What’s the timeline of the EHR?  In his 2004 State of the Union address then President George W. Bush set as a goal for most Americans to have a universal EHR by the year 2014.  In 2009 the Congress passed the ARRA and HITECH legislation, which established further guidelines for the development, adoption and implementation of the EHR.  Per this legislation by 2010 the Rules, definitions (especially for “Meaningful Use”– a term used in the legislation), certification process and certification bodies were identified and developed.  In 2011 Stage 1 of the implementation process will be completed.  Stage 1 consists of “Data Capture” – the electronic capture of health care information in a standardized format.   In 2013 Stage 2, “Data Aggregation” – electronic exchange of the collected health information will occur in order to improve the quality of care.  In 2015 Stage 3, “Data Use for Outcome Impact” will occur as necessary to improve the quality, safety and efficiency of healthcare through clinical decision support (CDS) and patient management tools.  By 2016 full implementation (ie all healthcare providers will be fully using and all persons will have an EHR) will be completed.  The legislation initially provides for financial incentives if healthcare providers/organizations “qualify” but these quickly change to disincentives for those who do not comply.  For instance this year (2011) for healthcare providers who do not begin (ie “write” a certain percentage of their prescriptions) e-prescribing drugs their payments through Medicaid will be reduced.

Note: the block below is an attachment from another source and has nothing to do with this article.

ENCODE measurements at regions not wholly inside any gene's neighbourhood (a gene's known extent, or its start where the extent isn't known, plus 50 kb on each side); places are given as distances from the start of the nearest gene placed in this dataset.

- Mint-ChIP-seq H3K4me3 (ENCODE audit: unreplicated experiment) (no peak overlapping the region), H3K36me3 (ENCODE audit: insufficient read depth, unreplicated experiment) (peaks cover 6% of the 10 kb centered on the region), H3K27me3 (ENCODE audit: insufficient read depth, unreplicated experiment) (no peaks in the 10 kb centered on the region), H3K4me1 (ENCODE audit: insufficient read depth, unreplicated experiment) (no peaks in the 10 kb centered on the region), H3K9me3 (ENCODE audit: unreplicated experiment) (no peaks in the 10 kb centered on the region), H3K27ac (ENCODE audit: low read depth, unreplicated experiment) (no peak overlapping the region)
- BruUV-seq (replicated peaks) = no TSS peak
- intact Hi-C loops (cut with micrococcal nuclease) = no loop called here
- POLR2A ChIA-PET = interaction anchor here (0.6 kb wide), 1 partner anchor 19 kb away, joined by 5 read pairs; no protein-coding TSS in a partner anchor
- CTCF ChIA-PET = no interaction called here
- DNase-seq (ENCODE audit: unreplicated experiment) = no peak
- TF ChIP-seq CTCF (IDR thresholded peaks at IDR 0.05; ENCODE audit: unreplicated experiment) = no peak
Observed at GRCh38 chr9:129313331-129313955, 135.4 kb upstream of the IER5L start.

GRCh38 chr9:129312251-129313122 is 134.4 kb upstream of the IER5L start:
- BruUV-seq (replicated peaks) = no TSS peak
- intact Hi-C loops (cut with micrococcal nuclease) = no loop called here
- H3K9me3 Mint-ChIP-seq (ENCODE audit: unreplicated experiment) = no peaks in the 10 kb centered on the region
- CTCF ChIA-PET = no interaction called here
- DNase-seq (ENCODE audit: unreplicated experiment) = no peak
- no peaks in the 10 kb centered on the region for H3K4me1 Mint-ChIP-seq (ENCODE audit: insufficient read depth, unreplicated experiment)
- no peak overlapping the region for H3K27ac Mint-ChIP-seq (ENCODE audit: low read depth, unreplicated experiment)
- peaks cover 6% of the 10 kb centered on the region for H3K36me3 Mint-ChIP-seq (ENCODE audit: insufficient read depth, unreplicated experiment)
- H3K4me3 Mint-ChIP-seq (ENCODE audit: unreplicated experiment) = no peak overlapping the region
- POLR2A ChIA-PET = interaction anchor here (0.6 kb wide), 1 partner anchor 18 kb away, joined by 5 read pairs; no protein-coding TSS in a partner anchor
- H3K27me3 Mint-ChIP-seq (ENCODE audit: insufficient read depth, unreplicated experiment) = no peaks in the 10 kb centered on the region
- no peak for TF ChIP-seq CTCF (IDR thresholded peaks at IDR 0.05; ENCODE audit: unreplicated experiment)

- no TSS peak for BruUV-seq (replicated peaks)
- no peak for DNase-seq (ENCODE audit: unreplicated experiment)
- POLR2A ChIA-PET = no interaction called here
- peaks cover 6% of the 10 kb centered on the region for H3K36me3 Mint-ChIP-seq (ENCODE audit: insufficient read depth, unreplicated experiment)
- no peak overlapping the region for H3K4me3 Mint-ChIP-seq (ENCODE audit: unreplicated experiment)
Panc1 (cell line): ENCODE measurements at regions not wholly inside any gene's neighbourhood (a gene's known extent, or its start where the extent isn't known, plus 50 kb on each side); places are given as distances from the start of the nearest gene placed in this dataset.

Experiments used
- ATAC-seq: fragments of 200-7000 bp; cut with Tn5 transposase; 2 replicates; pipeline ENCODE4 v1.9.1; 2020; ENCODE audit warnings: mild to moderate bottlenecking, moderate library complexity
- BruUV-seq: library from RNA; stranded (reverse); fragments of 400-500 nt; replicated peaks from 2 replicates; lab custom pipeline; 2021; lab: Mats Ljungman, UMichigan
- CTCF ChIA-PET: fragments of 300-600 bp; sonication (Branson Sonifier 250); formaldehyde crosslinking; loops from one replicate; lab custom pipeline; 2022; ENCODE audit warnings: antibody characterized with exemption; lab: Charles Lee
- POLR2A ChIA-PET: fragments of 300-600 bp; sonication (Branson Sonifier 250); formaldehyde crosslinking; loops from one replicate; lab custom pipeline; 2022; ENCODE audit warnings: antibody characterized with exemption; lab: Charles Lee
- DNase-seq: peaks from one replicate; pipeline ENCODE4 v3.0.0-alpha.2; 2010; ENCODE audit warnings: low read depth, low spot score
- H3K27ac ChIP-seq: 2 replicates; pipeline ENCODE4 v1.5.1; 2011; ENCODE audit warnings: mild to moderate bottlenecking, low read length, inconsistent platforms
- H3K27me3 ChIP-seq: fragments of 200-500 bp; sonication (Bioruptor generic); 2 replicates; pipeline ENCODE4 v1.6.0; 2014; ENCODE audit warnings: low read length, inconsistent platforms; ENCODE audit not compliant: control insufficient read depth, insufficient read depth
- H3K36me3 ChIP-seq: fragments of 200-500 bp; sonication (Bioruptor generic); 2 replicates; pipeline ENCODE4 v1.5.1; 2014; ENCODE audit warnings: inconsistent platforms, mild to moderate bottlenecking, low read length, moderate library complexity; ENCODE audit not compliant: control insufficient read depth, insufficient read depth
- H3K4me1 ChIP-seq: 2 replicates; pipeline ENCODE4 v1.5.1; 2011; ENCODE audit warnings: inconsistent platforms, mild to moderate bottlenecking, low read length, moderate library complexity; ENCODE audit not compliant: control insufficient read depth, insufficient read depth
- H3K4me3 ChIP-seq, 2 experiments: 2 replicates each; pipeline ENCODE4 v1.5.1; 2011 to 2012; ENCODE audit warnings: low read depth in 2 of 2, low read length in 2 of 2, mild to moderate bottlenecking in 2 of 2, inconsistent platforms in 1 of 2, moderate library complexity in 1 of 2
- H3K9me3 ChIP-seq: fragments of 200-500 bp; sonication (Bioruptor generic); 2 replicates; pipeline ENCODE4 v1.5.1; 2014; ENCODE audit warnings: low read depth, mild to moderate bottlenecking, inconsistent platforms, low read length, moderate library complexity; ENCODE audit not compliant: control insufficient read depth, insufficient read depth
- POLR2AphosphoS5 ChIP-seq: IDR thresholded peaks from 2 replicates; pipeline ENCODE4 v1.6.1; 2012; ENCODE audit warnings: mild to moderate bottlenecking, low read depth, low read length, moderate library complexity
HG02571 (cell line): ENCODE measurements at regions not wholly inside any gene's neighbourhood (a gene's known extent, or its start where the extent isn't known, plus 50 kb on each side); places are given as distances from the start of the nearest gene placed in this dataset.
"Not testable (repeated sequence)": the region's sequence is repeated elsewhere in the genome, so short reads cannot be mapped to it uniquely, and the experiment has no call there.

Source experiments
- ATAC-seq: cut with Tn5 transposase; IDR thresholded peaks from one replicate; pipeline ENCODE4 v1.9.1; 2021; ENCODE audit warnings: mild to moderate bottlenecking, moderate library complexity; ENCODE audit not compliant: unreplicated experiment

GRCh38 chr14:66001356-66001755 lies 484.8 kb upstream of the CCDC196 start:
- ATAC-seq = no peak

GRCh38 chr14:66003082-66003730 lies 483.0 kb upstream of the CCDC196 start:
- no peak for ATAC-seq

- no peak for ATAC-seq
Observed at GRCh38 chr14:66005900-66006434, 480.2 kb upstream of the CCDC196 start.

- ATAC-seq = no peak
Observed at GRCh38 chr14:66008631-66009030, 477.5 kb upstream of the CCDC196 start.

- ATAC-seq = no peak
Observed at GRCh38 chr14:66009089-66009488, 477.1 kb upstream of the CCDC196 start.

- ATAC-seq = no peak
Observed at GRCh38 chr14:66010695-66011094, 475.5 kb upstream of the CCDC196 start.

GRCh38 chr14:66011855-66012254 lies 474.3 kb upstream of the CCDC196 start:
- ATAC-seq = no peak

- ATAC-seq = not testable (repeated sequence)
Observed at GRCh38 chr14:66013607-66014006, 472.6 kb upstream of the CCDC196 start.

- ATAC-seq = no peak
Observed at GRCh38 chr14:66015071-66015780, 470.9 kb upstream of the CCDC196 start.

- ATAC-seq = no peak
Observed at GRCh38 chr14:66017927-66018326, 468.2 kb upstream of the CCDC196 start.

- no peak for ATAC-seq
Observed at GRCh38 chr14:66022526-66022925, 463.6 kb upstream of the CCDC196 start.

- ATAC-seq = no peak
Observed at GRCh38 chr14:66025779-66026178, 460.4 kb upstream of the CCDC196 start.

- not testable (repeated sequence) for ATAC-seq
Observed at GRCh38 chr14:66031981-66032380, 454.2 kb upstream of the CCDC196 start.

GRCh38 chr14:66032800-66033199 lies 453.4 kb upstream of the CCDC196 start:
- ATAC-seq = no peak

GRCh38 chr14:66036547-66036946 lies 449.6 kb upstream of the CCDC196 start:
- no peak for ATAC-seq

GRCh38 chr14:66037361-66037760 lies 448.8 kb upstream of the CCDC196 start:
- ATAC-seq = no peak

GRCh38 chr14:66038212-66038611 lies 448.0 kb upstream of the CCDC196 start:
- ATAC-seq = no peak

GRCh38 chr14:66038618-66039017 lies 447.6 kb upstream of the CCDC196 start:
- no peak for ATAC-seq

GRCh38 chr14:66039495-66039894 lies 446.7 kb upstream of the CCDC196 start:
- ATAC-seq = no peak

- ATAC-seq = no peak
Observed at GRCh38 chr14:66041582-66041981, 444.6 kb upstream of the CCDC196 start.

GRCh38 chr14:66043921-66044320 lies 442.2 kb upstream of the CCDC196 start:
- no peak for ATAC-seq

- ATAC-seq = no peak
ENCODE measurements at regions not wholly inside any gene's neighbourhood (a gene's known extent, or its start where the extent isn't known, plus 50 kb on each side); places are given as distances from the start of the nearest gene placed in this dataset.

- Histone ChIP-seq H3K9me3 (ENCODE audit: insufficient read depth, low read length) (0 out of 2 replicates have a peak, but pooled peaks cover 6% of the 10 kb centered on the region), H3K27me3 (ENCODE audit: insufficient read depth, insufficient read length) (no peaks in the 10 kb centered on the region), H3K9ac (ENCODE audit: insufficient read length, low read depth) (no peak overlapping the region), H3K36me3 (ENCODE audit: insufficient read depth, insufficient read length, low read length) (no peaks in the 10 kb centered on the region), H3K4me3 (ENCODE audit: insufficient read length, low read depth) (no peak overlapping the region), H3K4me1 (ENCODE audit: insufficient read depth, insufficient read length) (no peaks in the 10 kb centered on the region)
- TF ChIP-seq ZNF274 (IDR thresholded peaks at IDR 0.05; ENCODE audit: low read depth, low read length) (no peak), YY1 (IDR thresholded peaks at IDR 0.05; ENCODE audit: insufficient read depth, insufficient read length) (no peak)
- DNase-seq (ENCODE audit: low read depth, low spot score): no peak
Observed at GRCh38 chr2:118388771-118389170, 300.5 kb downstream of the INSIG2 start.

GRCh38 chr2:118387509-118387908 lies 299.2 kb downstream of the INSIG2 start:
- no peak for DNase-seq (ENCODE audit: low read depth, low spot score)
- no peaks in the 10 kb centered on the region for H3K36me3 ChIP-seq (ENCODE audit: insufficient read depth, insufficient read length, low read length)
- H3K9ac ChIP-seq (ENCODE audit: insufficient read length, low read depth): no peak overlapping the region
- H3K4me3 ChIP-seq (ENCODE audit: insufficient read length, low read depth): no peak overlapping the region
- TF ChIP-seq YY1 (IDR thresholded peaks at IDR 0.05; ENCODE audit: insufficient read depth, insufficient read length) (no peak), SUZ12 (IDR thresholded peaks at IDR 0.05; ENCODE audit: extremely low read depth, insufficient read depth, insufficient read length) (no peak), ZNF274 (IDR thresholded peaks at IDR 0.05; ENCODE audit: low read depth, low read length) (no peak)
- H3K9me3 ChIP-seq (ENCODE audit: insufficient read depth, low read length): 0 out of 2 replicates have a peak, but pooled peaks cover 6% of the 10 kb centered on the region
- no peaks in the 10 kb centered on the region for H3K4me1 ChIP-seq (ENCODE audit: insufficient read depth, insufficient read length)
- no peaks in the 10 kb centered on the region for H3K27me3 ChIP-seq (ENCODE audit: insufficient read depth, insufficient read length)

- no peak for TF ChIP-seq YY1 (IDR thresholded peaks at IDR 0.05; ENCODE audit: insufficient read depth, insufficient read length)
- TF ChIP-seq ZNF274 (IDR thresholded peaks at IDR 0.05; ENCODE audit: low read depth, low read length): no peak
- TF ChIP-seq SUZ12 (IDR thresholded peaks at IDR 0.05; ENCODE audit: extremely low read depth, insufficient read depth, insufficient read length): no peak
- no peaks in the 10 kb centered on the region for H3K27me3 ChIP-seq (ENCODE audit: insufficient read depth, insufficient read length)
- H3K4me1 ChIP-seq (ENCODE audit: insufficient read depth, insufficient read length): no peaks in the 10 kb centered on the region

This brings us to the Medicaid EHR Incentive Program legislated by the HITECH Act.  This program provides incentive payments to eligible professionals and eligible hospitals as they adopt, implement, upgrade, or demonstrate meaningful use of certified EHR technology in their first year of participation and demonstrate meaningful use for up to five remaining participation years.  There are minimum Medicaid patient volumes to be eligible, which differs by state.  The program is voluntarily offered by individual states and territories and begins as early as 2011, depending on state.  Eligible professionals (including dentists) can receive up to $63,750 in funds over six years if they choose to participate in the program and meet all requirements.  There are no payment adjustments under the Medicaid EHR Incentive Program.  By contrast, just to be confusing, the Medicare EHR Incentive Program provides incentive payments to eligible professionals and eligible hospitals that demonstrate meaningful use of certified EHR technology.  Participation in the Medicare Program can begin as early as 2011 with eligible professionals able to receive up to a maximum of $44,000 over five years under the Medicare EHR Incentive Program for treating patients that qualify under Medicare.  In addition, if the eligible professionals provide services in a Health Professional Shortage Area (HSPA) they qualify for additional incentives above the $44,000 maximum under the Medicare EHR Incentive Program.  For maximum incentive payment, Medicare eligible professionals must begin participation by 2012.  For 2015 and later, Medicare eligible professionals, etc. that do not successfully demonstrate meaningful use will have a “payment adjustment” (read reduced payment or penalty) in their Medicare reimbursement.  In order to qualify for these Medicaid / Medicare EHR Incentive Program eligible healthcare providers must use a certified EHR program and demonstrate meaningful use of the program for their patients.  For dentistry, as of this writing (early 2011), there is only one EHR dental software that meets the Federal guidelines and has been certified as such.